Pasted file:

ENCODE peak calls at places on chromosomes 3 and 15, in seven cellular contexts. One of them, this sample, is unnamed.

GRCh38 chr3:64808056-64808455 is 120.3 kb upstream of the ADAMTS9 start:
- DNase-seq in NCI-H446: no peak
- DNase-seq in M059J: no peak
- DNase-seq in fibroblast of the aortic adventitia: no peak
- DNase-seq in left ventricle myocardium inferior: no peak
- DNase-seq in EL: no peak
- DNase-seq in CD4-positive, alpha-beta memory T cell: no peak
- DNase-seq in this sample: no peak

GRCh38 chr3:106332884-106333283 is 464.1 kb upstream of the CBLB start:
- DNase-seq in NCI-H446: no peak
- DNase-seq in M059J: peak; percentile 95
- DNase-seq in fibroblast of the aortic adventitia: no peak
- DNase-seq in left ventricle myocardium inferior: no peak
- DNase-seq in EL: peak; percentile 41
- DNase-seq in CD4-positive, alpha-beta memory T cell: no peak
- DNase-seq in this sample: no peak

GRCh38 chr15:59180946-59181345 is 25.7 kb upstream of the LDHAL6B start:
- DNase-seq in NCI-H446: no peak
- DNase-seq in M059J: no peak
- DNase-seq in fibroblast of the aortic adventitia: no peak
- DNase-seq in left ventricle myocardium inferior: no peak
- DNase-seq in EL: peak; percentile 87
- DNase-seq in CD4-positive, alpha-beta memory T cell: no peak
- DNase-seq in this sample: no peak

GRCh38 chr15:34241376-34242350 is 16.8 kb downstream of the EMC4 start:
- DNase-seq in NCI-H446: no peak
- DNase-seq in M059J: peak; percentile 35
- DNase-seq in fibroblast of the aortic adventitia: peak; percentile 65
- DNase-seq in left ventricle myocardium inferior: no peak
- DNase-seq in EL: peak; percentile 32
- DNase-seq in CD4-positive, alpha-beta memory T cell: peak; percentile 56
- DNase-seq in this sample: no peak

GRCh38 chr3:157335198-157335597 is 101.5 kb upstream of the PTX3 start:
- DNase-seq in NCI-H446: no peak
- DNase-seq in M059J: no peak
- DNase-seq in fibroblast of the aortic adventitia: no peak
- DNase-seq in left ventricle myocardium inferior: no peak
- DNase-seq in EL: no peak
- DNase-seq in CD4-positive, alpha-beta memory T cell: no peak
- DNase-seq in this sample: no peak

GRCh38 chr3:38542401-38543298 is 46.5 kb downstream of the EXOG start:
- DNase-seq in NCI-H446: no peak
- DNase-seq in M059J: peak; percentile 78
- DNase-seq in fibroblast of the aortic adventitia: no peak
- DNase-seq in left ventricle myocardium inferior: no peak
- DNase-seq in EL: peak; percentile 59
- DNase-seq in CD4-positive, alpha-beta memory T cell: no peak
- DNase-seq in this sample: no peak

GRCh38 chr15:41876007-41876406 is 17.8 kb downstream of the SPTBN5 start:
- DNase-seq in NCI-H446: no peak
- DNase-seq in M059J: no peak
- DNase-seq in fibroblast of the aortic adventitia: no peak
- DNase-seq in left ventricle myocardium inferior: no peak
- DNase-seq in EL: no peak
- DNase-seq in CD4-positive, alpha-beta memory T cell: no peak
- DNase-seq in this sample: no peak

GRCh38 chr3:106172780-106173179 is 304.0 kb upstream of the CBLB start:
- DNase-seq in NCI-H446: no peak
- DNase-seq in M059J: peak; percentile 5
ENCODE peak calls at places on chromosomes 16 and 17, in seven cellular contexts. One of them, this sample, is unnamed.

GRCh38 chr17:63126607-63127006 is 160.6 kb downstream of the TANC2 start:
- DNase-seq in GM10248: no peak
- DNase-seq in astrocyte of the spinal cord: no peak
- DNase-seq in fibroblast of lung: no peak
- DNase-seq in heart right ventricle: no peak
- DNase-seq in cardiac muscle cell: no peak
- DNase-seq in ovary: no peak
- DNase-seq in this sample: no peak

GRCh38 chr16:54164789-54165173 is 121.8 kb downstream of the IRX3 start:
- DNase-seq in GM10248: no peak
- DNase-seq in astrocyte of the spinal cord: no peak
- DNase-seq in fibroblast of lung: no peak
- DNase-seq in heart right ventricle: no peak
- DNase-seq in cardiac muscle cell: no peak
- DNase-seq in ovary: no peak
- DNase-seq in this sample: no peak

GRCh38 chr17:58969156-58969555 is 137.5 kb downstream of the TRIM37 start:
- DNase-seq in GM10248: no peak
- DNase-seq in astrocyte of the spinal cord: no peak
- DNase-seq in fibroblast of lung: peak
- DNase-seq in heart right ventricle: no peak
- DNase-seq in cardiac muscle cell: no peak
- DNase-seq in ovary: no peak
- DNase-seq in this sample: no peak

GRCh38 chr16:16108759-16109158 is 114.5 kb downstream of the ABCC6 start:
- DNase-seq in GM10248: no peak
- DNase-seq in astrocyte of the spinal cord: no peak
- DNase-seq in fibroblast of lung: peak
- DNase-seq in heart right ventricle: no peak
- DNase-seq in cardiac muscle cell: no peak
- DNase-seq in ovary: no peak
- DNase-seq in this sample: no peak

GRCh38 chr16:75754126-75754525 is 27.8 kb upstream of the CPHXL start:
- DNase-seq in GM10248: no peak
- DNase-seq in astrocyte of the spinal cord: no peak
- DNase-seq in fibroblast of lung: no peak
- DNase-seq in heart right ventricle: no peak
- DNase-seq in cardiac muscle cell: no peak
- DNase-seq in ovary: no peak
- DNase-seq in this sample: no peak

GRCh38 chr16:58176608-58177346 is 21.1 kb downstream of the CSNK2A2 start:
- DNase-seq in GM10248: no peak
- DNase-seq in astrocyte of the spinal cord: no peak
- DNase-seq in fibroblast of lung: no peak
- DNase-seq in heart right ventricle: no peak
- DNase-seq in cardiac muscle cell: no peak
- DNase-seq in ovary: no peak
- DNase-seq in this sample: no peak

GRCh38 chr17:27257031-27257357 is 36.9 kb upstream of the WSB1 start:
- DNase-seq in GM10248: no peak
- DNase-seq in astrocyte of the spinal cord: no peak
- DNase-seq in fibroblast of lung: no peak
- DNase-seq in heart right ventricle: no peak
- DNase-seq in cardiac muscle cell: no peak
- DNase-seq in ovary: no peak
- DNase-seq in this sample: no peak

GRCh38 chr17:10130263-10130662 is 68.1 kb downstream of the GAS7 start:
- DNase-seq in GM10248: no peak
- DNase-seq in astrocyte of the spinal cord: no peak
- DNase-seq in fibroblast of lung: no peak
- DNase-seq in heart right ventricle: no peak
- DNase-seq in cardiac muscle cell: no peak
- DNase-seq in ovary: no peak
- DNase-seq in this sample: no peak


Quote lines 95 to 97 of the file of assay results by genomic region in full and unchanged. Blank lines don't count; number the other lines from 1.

- DNase-seq in GM10248: no peak
- DNase-seq in astrocyte of the spinal cord: no peak
- DNase-seq in fibroblast of lung: no peak